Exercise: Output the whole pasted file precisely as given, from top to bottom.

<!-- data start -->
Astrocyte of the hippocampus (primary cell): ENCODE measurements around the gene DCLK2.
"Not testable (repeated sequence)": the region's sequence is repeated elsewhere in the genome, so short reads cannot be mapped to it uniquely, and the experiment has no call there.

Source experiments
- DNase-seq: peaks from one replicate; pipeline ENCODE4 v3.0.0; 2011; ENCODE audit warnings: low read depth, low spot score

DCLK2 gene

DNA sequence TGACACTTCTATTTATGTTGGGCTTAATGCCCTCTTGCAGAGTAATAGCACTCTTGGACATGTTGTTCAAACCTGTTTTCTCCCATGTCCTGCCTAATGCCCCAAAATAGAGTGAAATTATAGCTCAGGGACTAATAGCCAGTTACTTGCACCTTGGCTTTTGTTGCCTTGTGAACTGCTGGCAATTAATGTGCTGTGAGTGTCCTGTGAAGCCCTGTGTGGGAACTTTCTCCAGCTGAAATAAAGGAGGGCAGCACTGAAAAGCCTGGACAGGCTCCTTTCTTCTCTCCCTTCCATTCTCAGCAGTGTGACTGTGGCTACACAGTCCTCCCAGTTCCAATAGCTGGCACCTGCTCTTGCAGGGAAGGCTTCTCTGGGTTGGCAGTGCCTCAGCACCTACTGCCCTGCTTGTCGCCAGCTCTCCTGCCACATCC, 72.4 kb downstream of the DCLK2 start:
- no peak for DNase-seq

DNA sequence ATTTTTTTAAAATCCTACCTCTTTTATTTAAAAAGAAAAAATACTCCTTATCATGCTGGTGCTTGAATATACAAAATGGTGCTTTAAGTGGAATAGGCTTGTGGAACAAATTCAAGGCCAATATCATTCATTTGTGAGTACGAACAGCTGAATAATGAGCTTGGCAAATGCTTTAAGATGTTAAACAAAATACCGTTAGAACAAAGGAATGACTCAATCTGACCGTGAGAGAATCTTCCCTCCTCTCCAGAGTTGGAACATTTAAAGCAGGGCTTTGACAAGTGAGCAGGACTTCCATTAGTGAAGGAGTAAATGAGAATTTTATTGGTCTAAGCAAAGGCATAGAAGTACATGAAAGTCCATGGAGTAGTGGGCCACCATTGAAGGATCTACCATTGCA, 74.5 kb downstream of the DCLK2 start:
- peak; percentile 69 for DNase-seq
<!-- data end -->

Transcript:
Astrocyte of the hippocampus (primary cell): ENCODE measurements around the gene DCLK2.
"Not testable (repeated sequence)": the region's sequence is repeated elsewhere in the genome, so short reads cannot be mapped to it uniquely, and the experiment has no call there.

Source experiments
- DNase-seq: peaks from one replicate; pipeline ENCODE4 v3.0.0; 2011; ENCODE audit warnings: low read depth, low spot score

DCLK2 gene

DNA sequence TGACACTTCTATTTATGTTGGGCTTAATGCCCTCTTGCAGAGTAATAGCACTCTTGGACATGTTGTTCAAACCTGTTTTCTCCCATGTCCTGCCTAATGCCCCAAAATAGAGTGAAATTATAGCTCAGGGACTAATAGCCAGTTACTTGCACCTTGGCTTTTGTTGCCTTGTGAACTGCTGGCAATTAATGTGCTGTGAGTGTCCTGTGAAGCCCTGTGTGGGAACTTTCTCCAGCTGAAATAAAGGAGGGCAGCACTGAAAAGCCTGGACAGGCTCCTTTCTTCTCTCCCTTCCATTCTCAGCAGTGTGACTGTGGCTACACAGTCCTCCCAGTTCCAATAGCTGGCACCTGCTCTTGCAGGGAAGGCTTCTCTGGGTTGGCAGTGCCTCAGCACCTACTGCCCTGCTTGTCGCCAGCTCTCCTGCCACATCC, 72.4 kb downstream of the DCLK2 start:
- no peak for DNase-seq

DNA sequence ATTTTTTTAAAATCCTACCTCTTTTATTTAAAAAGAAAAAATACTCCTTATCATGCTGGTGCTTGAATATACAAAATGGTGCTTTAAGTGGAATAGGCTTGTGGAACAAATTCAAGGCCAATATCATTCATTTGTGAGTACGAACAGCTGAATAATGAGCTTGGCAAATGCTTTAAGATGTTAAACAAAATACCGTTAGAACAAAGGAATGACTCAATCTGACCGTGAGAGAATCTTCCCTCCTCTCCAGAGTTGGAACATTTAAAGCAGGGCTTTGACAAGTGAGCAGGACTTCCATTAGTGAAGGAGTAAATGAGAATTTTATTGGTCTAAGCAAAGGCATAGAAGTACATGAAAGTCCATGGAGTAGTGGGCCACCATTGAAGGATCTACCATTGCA, 74.5 kb downstream of the DCLK2 start:
- peak; percentile 69 for DNase-seq